In Acts 5:1-11 we have the account of Ananias and Sapphira. As previously alluded to, this is an important text for demonstrating truths about the Holy Spirit: first, that he is God (Acts 5:3-4). Secondly, the passage forms part of the evidence for his personality—as opposed to the view that the Holy Spirit is just some sort of force, energy, etc. The support for his personality is based upon the fact that he can be lied to. You can lie about things, but it is not really possible to lie to a thing.
But the passage also demonstrates one of the difficulties facing Trinitarian study. In Peter’s examinations of the wayward couple he speaks of their lying to the Holy Spirit (5:3); lying to God (5:4); and testing the Spirit of the Lord (5:9). So we have reference to Holy Spirit, God, and Spirit of the Lord. I think Peter is speaking of the Holy Spirit in all three. But perhaps one might say God refers to the Father and Spirit of the Lord is another way of saying Spirit of Christ—a title Peter does use in 1 Peter 1:11. In either case, we see the fluidity of terminology applied to the Trinity. I am trying to be attentive in searching the Scripture for Trinitarian references: attentive, but conservative. So I do not see a reference to the Trinity in Acts 5:1-11; though I suppose it is possible some others might see it.
Acts 5 does contain a clear reference to the Trinity though:
But Peter and the apostles answered, “We must obey God rather than men. The God of our fathers raised Jesus, whom you killed by hanging him on a tree. God exalted him at his right hand as Leader and Savior, to give repentance to Israel and forgiveness of sins. And we are witnesses to these things, and so is the Holy Spirit, whom God has given to those who obey him.” Acts 5:29-32
After yet another arrest and a miraculous release from prison, Peter and John are corralled again by the religious authorities and scolded for their audacity to preach in the name of Jesus (5:28). Peter’s response is typically Trinitarian. I say that because it seems every time Peter opens his mouth in the book of Acts he speaks of the Trinity.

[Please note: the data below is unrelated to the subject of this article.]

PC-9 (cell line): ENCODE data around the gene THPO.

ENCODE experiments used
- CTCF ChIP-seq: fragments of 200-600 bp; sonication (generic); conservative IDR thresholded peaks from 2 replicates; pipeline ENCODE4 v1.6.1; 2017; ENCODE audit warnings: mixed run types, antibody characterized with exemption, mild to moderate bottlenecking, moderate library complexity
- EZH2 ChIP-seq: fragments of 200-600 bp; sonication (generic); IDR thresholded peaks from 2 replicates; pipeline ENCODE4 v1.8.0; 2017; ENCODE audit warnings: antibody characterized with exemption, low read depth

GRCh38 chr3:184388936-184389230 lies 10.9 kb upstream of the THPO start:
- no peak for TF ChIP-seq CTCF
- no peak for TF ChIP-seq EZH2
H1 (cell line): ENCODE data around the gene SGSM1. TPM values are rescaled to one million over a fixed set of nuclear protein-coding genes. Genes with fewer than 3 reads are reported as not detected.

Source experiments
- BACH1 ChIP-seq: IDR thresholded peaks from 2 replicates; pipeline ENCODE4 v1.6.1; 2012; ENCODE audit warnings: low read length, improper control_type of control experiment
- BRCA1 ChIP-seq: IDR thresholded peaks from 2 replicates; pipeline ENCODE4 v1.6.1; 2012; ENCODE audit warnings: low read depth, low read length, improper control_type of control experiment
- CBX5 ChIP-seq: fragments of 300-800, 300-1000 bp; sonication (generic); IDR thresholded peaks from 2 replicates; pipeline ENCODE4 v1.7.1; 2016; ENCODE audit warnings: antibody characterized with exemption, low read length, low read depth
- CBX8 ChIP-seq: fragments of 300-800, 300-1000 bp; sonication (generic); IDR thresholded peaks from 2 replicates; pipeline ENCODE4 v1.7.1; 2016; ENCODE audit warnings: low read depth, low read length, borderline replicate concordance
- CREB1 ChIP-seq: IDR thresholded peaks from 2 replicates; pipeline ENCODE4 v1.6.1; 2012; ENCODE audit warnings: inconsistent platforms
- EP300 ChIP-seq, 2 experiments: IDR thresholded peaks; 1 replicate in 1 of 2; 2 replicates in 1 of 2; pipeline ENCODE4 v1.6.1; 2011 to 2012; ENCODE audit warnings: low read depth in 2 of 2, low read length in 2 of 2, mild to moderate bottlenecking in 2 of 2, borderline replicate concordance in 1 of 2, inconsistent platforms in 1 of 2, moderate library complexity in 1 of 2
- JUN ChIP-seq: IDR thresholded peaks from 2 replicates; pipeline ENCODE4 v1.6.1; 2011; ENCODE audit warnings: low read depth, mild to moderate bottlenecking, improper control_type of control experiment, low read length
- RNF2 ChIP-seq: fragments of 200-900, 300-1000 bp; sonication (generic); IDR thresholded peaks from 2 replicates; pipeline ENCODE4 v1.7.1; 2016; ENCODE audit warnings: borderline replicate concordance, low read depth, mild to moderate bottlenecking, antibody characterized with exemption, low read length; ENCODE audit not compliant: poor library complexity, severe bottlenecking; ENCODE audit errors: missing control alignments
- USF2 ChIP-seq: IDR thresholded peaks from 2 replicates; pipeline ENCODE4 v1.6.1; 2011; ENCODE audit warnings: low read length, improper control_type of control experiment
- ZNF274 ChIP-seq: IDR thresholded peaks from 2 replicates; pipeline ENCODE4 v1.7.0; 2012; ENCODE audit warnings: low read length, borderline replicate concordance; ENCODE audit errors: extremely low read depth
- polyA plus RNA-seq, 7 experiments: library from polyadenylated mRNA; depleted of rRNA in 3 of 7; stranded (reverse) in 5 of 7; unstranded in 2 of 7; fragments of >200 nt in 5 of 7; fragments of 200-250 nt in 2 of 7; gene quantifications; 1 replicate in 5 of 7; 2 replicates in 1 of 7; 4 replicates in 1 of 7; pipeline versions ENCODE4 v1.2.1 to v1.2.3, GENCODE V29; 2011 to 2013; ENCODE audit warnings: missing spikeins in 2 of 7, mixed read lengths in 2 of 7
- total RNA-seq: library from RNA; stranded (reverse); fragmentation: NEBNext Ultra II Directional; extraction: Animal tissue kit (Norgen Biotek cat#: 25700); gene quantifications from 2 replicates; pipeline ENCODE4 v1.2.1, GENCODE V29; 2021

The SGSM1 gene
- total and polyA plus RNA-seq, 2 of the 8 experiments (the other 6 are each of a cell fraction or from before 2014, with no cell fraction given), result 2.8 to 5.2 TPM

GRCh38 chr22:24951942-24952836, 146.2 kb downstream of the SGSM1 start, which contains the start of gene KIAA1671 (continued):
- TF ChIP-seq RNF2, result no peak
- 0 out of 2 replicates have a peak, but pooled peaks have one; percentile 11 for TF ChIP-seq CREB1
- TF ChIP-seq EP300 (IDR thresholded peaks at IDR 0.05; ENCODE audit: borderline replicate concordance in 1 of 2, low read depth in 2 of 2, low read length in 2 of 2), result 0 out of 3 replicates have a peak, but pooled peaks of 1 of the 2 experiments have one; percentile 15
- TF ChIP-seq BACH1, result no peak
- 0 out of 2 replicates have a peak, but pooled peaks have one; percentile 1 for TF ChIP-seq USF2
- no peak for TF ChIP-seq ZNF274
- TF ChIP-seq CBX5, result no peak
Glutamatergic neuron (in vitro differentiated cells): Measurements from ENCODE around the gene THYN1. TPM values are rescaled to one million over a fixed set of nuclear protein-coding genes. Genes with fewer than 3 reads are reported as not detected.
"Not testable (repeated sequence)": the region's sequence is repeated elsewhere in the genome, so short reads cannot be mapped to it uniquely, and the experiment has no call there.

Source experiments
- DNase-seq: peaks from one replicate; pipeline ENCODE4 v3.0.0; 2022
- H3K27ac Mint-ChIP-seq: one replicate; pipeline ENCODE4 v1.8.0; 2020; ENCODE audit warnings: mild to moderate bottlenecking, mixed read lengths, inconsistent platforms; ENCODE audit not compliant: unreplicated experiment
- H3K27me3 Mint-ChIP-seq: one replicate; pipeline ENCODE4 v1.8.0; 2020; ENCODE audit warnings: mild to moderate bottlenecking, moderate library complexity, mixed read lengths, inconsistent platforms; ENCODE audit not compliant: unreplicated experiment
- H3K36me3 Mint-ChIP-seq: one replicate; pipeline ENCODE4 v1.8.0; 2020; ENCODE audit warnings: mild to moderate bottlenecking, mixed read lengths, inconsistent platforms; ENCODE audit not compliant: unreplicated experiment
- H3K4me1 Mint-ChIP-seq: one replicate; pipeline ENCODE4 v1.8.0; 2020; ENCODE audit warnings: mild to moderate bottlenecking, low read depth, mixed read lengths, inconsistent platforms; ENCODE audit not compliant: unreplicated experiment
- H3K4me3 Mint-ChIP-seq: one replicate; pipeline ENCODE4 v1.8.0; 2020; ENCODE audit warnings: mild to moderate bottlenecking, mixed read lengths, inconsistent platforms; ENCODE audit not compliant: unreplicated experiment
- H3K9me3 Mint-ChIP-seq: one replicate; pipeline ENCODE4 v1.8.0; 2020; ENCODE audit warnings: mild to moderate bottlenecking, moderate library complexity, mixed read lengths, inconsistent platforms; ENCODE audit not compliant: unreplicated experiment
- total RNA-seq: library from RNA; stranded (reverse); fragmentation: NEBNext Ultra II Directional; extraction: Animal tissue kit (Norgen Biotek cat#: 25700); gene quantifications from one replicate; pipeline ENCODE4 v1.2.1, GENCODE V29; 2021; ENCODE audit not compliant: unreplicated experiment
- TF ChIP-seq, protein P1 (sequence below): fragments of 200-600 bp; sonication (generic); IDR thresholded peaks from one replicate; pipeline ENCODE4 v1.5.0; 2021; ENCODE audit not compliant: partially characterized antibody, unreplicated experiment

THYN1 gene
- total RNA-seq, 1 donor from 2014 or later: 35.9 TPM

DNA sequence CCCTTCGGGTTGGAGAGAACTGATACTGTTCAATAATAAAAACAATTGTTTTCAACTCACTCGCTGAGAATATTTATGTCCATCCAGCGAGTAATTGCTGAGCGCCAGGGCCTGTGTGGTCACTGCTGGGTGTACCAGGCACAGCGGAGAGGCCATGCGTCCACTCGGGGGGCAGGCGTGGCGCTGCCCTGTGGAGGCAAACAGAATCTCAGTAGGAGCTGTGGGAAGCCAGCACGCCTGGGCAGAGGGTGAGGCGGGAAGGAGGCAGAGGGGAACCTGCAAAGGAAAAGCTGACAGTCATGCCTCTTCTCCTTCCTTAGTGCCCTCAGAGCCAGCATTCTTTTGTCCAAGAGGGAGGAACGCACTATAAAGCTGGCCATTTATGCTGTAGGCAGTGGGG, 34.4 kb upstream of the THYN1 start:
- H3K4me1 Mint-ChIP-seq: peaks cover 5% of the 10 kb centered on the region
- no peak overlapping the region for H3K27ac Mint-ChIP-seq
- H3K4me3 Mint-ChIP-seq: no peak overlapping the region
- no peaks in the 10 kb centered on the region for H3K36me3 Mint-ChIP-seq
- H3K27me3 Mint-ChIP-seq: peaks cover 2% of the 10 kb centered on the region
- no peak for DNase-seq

Why would the apostles continue to preach in the name of Jesus while under the threat of imprisonment and even death? Peter’s answer is powerful: because that is what the Trinity has done and is doing. The Father resurrected and exalted the Son so people would repent and find forgiveness. The Holy Spirit is witnessing to these things: both autonomously and through the followers of Christ that have obeyed the Father’s call to faith. The Trinity is intimately, individually, and indissolubly pledged to the salvation of a people. How can that people do anything else than proclaim the work of salvation the Trinity has accomplished, is accomplishing, and will accomplish?
Believers should be reminded of Mathew (28:18-20) and Luke’s (Acts 1:6-8) account of the Great Commission. Both are deliberately Trinitarian. We proclaim salvation to the nations because of the Father’s exaltation of the Son and the Spirit’s witness to the Son. This is the work of the Trinity. We joyfully join in their work.